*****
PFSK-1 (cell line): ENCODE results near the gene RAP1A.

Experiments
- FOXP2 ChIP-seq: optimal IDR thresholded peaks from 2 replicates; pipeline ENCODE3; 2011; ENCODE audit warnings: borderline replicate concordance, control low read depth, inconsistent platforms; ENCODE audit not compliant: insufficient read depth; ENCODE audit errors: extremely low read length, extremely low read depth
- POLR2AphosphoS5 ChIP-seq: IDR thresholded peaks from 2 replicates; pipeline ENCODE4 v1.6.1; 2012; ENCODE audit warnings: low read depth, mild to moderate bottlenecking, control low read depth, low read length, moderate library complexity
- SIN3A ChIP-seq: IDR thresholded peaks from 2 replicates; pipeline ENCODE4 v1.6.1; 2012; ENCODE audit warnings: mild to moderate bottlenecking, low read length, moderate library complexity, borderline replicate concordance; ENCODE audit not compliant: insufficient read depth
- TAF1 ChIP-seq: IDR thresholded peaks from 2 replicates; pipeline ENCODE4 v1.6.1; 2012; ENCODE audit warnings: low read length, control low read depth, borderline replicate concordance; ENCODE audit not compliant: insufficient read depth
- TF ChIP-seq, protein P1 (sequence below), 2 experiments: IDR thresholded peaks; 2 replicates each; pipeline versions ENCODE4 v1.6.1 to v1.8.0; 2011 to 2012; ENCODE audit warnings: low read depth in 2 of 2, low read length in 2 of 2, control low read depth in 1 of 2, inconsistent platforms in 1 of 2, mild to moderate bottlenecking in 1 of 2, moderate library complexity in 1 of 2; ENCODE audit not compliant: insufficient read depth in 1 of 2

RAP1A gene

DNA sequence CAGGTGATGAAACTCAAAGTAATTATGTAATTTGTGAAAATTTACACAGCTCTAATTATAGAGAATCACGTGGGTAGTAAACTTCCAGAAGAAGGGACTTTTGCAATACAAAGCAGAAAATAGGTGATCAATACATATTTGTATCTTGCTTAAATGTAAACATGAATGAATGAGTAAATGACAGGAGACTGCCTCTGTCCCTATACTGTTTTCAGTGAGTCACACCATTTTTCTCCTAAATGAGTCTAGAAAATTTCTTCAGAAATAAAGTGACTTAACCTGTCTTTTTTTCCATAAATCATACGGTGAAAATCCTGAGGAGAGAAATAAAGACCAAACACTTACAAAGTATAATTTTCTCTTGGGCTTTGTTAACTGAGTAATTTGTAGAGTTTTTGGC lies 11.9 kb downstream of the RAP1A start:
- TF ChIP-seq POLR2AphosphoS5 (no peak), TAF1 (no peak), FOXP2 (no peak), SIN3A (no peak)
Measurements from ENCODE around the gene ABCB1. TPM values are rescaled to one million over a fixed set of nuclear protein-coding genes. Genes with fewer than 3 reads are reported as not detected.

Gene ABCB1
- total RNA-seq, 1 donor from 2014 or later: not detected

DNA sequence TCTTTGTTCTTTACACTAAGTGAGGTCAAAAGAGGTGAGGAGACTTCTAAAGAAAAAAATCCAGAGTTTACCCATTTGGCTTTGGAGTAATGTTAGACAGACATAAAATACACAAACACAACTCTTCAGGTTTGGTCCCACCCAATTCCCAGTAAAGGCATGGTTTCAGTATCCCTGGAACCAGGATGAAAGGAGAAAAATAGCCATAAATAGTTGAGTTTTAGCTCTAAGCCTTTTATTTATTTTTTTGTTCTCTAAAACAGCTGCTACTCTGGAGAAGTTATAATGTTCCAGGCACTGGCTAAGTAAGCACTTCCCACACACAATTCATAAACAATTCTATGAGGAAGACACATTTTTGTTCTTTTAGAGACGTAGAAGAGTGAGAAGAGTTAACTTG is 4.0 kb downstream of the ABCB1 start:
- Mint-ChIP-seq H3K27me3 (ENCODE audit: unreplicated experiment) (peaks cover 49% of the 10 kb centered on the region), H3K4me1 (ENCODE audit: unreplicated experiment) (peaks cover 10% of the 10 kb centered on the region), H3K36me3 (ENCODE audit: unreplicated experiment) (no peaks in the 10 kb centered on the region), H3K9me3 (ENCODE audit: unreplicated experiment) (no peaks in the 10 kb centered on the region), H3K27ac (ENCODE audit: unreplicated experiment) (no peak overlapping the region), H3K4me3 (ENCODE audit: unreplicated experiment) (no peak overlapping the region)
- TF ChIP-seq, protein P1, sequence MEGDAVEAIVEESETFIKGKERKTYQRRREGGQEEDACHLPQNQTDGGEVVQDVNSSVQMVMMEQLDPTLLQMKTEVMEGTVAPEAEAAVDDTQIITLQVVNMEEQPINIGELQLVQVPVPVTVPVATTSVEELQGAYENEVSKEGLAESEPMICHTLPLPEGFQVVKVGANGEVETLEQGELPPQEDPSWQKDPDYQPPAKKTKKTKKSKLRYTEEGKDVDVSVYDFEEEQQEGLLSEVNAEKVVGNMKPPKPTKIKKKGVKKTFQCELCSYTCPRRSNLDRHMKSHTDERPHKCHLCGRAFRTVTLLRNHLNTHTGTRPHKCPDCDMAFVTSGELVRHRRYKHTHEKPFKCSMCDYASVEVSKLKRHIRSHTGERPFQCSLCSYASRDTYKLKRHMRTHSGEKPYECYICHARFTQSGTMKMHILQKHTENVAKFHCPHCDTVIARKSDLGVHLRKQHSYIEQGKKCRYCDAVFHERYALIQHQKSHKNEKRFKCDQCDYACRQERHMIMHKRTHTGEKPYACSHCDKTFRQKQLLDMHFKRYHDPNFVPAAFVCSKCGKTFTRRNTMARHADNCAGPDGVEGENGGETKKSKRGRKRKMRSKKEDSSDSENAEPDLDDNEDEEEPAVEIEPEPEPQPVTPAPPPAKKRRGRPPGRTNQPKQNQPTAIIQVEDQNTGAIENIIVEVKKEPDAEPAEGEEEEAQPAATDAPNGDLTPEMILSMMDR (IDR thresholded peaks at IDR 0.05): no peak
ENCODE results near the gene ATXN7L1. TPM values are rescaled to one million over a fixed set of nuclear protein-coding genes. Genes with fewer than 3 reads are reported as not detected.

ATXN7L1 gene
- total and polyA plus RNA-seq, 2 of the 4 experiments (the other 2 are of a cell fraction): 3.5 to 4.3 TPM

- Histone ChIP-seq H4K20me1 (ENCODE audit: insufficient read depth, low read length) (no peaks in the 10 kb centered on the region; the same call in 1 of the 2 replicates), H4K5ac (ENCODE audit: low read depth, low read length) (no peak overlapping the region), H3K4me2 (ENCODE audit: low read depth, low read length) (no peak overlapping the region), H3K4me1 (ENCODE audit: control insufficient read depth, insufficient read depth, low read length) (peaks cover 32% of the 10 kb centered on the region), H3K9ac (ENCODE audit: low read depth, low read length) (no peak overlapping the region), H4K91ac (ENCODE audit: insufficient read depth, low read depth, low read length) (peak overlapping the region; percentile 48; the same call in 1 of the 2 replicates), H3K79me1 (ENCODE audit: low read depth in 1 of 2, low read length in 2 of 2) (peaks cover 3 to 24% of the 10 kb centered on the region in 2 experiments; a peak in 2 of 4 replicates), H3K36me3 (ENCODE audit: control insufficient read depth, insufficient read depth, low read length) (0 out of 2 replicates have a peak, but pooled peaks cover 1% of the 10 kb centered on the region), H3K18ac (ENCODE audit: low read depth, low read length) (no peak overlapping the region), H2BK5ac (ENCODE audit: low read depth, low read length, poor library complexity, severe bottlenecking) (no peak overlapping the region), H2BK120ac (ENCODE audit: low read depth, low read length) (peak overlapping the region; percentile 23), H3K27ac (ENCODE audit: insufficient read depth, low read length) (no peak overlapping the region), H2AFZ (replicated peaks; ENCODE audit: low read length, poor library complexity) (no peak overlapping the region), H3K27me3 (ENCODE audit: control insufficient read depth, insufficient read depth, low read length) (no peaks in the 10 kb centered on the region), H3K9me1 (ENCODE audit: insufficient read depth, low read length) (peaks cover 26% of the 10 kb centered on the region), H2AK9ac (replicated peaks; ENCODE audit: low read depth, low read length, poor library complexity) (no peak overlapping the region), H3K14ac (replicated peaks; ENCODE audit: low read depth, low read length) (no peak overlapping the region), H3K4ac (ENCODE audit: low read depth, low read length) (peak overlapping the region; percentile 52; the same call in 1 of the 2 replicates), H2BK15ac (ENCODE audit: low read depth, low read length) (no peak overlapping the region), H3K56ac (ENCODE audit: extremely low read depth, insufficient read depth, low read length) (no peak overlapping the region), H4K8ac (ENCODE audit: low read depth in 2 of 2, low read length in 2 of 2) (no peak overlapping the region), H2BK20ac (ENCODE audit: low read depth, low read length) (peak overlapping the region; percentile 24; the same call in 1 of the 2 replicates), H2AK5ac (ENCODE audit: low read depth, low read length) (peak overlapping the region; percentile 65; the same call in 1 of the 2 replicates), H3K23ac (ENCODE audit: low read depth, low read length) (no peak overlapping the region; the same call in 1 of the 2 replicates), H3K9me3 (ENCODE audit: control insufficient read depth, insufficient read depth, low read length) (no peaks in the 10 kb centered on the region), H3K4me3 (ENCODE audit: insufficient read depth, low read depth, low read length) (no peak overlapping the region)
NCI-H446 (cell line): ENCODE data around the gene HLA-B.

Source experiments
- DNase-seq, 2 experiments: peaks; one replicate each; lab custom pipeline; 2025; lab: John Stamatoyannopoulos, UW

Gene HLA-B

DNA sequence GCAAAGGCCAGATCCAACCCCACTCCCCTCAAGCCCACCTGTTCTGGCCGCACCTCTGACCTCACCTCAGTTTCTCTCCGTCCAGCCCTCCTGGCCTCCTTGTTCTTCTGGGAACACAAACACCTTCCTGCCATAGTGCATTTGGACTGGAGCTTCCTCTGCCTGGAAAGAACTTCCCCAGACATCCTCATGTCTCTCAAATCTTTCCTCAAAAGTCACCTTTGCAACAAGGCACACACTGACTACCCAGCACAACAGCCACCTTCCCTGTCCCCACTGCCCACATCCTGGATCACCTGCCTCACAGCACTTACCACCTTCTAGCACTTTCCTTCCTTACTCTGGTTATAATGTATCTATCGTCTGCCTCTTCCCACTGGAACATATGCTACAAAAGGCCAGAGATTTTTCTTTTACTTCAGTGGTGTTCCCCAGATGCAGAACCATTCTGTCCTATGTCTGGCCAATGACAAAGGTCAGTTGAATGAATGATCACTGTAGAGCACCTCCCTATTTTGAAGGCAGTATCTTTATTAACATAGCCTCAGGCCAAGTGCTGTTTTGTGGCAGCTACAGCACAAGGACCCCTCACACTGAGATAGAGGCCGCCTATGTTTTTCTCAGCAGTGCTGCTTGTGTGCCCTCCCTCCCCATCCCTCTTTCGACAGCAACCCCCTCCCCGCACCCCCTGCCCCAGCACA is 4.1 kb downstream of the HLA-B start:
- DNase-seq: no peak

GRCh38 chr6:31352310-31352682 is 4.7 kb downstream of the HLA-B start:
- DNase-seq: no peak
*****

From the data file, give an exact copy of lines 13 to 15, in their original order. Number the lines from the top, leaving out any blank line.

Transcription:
- total RNA-seq, 1 donor from 2014 or later: not detected

DNA sequence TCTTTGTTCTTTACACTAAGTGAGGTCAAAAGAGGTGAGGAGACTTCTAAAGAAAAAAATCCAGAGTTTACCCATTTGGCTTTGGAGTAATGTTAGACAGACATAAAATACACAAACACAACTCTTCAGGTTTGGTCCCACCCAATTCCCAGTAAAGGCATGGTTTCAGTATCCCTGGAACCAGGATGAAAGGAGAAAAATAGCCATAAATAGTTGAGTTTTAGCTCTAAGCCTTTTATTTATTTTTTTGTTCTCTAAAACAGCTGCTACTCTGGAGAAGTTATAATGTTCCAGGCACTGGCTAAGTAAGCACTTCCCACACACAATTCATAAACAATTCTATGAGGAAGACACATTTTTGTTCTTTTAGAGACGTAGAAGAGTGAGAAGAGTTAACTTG is 4.0 kb downstream of the ABCB1 start:
- Mint-ChIP-seq H3K27me3 (ENCODE audit: unreplicated experiment) (peaks cover 49% of the 10 kb centered on the region), H3K4me1 (ENCODE audit: unreplicated experiment) (peaks cover 10% of the 10 kb centered on the region), H3K36me3 (ENCODE audit: unreplicated experiment) (no peaks in the 10 kb centered on the region), H3K9me3 (ENCODE audit: unreplicated experiment) (no peaks in the 10 kb centered on the region), H3K27ac (ENCODE audit: unreplicated experiment) (no peak overlapping the region), H3K4me3 (ENCODE audit: unreplicated experiment) (no peak overlapping the region)